While its spectacular beauty attracts, Sikkim’s history and culture are worth knowing, writes Uday k Chakraborty
Whether one arrives in Sikkim by air or land, it is the mountains that first strike one’s eyes and heart. Just before the Bagdogra airport, from air you would be delighted by the mesmerising view of peaks of several mountains including the mighty Kanchendzonga peeping out of floating clouds and dazzling in the sunshine. From here a five hour Landrover ride to Gangtok passes through green hills and alongside fast flowing gurgling Teesta River, which, other than Kanchendzonga, is part of the states identity and social fabric.
History defines the culture
Bordered by Nepal, Tibet and Bhutan, Sikkim has long been a crossroads to brave merchants, pilgrims and holy men who have risked their lives wandering the steep and winding paths from the Central Asia and Tibet down to the valley of the Ganges and back again in search of wealth or enlightenment. Today Sikkim is one of the more successful states of India, but as recently as 1975 it was an independent kingdom that had been ruled by the same Namgyal dynasty since the seventeenth century.
The Lepchas, the original people of Sikkim, have their fair share of secrets. A fun loving people, the majority are farmers, as are the Bhutias, who settled here after sixteen century from Tibet. Lepchas were converted to Buddhism through the influences of ever expanding Tibetan Buddhist monasteries. Although Buddhist, they have maintained a separate culture that contains many elements of their ancient animist religion. They also have one of those mysterious languages that share no clear relationship with any other.
Today this spectacular state, with variety of tourist attractions, scores equally well in various social and economic development parameters. Naturally, first introduction of Sikkim is through Gangtok, which at 5,047 feet is cool, clean and well developed. The walking paths and squares at Nehru road is the nerve centre of the town. For curio and other shopping there are New Market, Old Market and the Lal Market. For the tourists Gangtok offers several view points at even higher elevations like Ganesh Tok, Hanuman Tok and Tashi. From such view point people get a bird’s eye view of Gangtok as well as spectacular views of the distant mountains.
For the culturally inclined, there is the Namgyal Institute of Tibetology which is home to rare Tanghka paintings, antiques and scriptures. Adjacent to the institute are Do Drul Chorten the Jhang Chub Chorten two important Buddhist edifices. Also near are housed the two giant statues of Lord Buddha and Guru Padmasambhava (also known as Guru Rimpoche), the patron saint of Sikkim.
At Tsuklahan, the Royal chapel is located within the ridge. It was here that the Chogyals (kings) of the erstwhile kingdom of Sikkim were coroneted. Perched high up in Gangtok is the Enchey Monastery built in 1910, with a spectacular view of Gangtok and surrounding areas.
Devout men and their monasteries
Traditionally, at least one son in every Buddhist family becomes a monk. The gompas are fabulous places perched on mountainsides. Large, stately structures, their smoky interiors house numerous golden images of the Buddha, Bodhisattavas and saints of both Mahayana and Vajrayana Buddhism. With drone of shaven monks of all ages, these Buddhist monasteries are hive of austere but active life. Naturally visiting such monasteries opens up vestiges of a living culture that is more than a thousand years old.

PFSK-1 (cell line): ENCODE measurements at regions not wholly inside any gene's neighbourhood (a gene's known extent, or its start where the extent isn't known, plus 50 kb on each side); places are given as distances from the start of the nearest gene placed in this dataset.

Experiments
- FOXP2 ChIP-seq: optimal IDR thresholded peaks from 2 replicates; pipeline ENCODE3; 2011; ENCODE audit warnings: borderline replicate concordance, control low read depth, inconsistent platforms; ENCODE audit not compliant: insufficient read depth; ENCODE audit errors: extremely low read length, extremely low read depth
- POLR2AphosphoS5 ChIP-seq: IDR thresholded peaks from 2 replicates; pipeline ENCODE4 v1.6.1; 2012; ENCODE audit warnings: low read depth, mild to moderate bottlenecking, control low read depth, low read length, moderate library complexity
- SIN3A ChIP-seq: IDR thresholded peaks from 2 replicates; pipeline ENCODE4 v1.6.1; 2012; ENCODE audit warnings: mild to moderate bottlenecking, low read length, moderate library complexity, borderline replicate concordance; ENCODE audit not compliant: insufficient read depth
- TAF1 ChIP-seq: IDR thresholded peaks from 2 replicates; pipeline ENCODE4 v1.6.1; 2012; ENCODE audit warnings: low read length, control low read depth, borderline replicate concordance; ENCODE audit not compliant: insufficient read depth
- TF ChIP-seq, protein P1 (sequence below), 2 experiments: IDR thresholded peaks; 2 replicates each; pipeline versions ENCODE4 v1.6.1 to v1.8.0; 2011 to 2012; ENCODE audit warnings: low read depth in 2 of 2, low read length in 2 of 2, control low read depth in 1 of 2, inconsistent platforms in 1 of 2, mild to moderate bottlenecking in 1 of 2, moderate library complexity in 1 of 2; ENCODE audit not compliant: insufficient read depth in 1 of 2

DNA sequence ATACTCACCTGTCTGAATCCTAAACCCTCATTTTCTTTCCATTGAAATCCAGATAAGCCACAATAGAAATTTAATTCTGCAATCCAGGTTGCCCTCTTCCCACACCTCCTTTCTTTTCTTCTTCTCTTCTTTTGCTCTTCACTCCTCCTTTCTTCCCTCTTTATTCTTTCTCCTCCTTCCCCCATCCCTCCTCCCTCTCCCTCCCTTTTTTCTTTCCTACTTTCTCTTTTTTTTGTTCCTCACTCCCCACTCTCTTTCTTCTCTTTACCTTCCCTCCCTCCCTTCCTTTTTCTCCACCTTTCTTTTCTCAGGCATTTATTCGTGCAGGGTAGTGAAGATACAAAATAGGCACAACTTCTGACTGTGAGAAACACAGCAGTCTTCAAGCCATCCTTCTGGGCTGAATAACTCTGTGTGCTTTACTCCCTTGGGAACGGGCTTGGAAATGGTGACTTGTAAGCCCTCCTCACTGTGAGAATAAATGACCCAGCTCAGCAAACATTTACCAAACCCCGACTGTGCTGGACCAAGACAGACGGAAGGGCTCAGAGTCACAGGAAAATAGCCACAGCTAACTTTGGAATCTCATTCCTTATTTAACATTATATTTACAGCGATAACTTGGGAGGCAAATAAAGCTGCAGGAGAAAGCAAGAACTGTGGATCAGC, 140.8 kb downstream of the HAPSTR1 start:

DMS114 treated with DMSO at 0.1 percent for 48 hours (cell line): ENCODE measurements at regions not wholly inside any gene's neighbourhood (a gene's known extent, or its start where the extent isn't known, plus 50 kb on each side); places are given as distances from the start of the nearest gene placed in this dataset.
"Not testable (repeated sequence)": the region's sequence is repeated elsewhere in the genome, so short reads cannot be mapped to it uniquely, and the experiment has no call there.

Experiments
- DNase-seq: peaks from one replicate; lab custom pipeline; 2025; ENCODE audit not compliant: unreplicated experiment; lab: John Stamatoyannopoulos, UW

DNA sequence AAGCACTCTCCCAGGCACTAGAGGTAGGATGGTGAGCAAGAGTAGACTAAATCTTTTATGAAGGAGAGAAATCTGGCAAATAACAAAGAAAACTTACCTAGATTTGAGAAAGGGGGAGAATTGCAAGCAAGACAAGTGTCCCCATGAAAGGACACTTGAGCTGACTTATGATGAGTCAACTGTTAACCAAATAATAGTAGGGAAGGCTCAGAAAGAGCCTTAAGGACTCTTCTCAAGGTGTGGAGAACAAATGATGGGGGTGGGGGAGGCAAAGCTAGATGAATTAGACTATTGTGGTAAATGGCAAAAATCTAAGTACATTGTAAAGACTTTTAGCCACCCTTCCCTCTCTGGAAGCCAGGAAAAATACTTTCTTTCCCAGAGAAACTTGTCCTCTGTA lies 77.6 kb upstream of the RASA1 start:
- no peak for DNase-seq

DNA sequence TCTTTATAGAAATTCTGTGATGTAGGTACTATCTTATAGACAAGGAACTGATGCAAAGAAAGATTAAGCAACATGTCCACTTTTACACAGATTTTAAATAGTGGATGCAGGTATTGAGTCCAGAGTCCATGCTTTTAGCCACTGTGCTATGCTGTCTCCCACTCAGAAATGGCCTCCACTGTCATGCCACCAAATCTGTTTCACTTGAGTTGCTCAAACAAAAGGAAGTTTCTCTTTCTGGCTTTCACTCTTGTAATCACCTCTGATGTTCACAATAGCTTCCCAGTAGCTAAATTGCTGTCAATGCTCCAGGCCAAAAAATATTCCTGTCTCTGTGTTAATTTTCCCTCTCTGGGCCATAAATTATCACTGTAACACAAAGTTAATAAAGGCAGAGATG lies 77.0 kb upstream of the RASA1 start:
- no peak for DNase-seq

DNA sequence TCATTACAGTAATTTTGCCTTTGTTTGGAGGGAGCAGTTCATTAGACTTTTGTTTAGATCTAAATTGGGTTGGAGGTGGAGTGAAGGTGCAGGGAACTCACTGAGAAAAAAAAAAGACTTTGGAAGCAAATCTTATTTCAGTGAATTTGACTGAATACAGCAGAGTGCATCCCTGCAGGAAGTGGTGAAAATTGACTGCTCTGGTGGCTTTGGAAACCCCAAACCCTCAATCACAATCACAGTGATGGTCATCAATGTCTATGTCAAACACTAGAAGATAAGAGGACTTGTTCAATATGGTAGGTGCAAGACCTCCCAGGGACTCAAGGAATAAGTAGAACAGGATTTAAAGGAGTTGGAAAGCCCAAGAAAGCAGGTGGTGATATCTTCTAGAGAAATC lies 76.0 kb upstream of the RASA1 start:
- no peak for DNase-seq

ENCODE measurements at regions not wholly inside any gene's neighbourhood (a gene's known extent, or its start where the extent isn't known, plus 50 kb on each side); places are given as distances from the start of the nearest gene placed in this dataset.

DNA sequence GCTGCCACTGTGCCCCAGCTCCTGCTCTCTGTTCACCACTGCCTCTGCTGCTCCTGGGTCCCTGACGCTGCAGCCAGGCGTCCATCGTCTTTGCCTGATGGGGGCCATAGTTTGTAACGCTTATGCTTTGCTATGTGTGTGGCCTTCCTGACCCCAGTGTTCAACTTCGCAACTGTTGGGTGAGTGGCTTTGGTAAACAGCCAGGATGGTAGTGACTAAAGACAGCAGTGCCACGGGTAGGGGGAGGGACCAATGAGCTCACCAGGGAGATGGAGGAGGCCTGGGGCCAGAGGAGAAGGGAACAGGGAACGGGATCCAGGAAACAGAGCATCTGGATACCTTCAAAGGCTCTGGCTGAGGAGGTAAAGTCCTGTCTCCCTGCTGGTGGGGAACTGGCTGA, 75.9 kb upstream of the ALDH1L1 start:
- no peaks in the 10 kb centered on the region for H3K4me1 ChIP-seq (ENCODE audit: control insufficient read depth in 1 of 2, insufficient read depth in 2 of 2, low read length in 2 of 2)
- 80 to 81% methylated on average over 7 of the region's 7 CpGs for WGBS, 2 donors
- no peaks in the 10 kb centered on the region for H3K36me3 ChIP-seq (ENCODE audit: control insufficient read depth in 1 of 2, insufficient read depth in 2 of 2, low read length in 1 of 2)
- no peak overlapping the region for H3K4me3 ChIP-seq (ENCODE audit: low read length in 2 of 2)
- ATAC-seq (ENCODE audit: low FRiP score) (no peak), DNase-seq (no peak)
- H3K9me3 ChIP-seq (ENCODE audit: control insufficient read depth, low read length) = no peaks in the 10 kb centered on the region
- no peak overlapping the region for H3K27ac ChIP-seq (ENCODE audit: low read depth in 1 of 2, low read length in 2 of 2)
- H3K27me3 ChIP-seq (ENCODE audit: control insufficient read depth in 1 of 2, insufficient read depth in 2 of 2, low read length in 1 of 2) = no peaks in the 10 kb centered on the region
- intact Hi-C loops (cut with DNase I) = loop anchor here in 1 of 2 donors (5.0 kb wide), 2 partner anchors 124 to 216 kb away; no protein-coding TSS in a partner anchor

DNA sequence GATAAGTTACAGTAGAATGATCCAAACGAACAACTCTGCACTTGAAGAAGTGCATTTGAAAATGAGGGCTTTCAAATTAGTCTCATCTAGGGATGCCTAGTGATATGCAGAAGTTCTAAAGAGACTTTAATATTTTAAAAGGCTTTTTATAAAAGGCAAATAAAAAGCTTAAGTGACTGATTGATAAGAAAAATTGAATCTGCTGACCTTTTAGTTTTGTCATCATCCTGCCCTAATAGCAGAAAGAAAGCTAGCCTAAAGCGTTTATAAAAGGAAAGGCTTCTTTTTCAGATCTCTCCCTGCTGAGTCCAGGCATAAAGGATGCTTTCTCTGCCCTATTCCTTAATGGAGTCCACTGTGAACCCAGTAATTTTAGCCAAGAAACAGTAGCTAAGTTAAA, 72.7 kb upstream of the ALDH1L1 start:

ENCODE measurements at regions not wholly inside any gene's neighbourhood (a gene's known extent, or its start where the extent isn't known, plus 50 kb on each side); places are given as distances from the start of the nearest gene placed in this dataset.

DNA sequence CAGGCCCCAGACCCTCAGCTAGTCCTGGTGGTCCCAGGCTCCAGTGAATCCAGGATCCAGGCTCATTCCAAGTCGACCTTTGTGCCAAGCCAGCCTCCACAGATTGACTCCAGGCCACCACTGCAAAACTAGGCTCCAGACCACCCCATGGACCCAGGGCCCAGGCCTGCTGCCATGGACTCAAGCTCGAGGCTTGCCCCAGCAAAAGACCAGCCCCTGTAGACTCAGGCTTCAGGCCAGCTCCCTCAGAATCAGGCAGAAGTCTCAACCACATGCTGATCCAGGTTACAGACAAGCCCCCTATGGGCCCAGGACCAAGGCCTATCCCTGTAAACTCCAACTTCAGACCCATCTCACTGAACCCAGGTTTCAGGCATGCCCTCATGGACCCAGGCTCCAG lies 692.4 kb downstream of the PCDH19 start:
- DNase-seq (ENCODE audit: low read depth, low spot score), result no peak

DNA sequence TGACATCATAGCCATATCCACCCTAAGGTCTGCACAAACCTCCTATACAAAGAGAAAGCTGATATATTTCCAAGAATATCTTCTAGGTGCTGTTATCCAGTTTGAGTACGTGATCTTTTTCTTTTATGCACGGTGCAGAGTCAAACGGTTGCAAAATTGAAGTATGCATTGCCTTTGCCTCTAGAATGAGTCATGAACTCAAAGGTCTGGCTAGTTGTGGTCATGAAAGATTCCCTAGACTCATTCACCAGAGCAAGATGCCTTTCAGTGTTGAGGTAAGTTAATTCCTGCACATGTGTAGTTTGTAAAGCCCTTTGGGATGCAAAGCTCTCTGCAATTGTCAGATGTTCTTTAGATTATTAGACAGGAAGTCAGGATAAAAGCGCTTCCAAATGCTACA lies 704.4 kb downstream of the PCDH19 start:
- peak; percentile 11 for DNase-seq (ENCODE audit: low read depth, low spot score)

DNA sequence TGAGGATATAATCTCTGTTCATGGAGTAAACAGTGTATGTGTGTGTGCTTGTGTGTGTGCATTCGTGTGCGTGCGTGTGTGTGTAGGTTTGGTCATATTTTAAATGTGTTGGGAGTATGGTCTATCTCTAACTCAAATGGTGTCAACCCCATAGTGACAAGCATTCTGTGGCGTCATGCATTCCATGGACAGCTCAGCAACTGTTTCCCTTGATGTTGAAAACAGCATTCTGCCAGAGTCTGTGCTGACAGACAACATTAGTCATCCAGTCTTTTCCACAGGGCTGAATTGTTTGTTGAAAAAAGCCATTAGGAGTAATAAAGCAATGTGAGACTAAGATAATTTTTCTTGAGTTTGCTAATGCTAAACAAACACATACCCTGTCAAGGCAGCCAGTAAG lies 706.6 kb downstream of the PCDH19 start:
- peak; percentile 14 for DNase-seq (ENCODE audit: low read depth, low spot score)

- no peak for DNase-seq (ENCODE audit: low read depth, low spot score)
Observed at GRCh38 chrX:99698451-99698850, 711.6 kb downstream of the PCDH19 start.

It’s a 24 km picturesque drive from Gangtok that took us to Rumtek monastery. It is the most important seat for the Kagyupa sect of Buddhism. It is the place of His Holiness the Gyalwa Karmapa, the head of Kagyupa order of Tibetan Buddhism. Behind the main monastery is the Karmae Nalanda Institute of Buddhist Studies which attracts students from all over the world. The hat of the karma has an interesting story attached to it. Legend has it that a thousand fairies had gifted the first Karma a strand of hair each in recognition of his years of devotion and meditation. The strands were then woven together to form a hat, which should either be worn only by the Karmapa or kept in a box, or else it would simply fly away.
Pelling and Pemayangtse
From Gangtok another 4 hours drive took us to picturesque Pelling (2085 Mtr). It’s a small town, now chock-o-block with hotels and restaurants, which remains busy with the towns twine attractions the Pemayangtse monasteries and a great view of Kanchendzonga.
Perched on a wooded hilltop, Pemayangtse Gompa is one of the oldest and most important monasteries of the Nyingmpapa order of Buddhism. It was established in eighth century by Guru Padmasambhava himself. Snow-capped mountains on both its sides offer a magnificent backdrop to the Pemyangtse monastery, The three-story monastery has colourful doors and windows, antique idols, sculptures, and decorated paintings, intricate Thankas and a collection of ancient scriptures
This hill also commands one of the clearest views of the Khagchendzonga and other mountain peaks. Kanchendzonga, at 8603 meters dominates the scenery and is the axis on which all Sikkim turns. This is true not only physically but also religiously, for the mountain is sacred and is worshipped as a protective deity. Of these things I know very little, but there can be no doubt that, when the clouds part to reveal its snowy peaks, you need be no believer to feel your spirit soar.
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